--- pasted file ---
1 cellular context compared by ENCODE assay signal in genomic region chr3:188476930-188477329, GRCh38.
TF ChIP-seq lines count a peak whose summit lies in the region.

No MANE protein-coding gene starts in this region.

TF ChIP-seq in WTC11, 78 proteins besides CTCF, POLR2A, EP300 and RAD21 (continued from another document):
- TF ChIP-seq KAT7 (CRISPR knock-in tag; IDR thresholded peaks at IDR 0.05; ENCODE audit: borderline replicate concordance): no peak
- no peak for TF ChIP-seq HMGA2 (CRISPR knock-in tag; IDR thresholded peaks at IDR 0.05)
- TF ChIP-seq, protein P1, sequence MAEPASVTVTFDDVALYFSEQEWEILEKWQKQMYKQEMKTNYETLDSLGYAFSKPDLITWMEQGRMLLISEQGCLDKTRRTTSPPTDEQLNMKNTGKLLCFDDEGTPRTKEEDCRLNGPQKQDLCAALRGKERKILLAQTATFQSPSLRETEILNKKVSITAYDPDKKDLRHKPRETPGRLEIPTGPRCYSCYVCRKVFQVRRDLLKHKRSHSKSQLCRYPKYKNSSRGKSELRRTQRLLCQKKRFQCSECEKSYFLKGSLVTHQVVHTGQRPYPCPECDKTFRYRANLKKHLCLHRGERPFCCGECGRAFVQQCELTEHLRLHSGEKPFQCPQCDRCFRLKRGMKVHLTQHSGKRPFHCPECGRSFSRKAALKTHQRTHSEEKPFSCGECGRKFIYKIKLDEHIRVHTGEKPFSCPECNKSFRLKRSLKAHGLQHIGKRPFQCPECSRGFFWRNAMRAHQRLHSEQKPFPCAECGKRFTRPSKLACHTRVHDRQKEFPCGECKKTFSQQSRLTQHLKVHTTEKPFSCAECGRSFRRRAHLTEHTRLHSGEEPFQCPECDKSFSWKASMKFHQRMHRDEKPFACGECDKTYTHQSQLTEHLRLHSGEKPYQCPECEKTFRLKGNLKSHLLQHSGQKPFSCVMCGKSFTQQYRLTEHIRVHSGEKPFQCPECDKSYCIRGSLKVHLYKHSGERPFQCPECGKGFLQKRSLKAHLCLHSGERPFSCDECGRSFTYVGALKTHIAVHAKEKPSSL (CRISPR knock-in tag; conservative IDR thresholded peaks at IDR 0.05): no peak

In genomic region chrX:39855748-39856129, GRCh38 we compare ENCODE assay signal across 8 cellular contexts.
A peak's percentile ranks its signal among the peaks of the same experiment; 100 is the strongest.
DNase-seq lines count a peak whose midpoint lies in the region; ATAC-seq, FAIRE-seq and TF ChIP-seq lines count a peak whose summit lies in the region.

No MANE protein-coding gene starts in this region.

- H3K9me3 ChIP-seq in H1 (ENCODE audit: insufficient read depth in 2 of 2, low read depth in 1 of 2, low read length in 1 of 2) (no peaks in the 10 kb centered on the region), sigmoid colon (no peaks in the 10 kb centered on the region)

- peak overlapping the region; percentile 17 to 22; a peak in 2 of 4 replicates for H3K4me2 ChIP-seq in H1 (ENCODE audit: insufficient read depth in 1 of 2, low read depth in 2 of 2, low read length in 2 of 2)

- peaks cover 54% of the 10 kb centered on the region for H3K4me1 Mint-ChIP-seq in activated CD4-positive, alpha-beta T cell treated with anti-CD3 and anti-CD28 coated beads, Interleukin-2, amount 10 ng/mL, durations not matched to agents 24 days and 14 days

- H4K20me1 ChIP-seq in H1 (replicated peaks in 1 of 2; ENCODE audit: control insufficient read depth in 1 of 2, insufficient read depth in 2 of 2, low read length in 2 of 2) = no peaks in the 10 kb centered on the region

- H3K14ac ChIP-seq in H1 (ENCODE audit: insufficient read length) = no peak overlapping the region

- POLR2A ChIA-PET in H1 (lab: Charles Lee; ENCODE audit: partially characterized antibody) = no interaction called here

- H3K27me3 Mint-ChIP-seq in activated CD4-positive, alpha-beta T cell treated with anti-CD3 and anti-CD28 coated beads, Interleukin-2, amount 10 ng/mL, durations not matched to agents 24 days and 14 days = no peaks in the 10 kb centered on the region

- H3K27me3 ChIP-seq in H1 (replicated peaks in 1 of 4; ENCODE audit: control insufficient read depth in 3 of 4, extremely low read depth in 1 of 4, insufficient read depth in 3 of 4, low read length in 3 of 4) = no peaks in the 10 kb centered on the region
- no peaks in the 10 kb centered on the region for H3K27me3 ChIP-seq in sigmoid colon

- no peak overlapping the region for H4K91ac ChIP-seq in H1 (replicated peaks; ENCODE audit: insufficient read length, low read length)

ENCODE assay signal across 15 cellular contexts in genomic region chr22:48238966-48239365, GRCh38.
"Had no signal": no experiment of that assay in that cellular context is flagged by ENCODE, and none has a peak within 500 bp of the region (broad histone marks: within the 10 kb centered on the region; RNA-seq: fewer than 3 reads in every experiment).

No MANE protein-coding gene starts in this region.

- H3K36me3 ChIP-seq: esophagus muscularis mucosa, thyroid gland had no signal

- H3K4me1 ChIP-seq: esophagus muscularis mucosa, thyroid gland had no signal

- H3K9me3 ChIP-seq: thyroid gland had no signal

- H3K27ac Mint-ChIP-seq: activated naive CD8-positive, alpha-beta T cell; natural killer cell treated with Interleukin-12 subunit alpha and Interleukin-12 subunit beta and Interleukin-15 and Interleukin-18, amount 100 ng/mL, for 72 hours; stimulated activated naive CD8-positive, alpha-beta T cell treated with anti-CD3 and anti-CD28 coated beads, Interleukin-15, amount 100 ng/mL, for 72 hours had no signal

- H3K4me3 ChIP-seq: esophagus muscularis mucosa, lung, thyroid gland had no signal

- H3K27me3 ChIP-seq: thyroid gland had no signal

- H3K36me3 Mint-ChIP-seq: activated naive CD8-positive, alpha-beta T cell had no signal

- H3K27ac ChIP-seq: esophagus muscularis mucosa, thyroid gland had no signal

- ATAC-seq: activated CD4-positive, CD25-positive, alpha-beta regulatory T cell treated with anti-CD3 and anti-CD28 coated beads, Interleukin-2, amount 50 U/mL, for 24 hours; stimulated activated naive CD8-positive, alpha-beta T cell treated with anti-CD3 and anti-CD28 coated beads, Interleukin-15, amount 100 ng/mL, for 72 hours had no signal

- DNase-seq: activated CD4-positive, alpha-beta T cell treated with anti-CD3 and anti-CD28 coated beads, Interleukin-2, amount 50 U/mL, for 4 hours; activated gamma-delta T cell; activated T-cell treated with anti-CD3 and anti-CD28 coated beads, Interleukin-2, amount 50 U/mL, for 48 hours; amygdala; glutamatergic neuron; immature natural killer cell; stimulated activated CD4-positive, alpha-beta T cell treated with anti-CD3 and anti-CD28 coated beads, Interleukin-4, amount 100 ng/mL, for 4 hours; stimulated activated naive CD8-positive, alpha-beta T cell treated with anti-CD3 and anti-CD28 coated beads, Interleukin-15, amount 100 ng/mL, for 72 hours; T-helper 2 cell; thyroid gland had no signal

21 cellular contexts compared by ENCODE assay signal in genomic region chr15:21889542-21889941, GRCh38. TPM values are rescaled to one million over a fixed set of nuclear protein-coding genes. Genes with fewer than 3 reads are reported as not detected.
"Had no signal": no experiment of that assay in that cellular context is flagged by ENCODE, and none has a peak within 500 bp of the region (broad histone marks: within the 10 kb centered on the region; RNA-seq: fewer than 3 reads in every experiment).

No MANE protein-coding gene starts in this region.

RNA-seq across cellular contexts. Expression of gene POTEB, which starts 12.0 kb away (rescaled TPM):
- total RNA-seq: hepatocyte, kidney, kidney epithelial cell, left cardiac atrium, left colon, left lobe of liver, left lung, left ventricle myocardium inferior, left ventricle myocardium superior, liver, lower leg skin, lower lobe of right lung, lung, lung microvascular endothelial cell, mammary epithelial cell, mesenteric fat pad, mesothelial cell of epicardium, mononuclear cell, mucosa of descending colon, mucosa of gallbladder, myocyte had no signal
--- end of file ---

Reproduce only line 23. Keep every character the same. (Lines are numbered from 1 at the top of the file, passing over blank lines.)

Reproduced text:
"Had no signal": no experiment of that assay in that cellular context is flagged by ENCODE, and none has a peak within 500 bp of the region (broad histone marks: within the 10 kb centered on the region; RNA-seq: fewer than 3 reads in every experiment).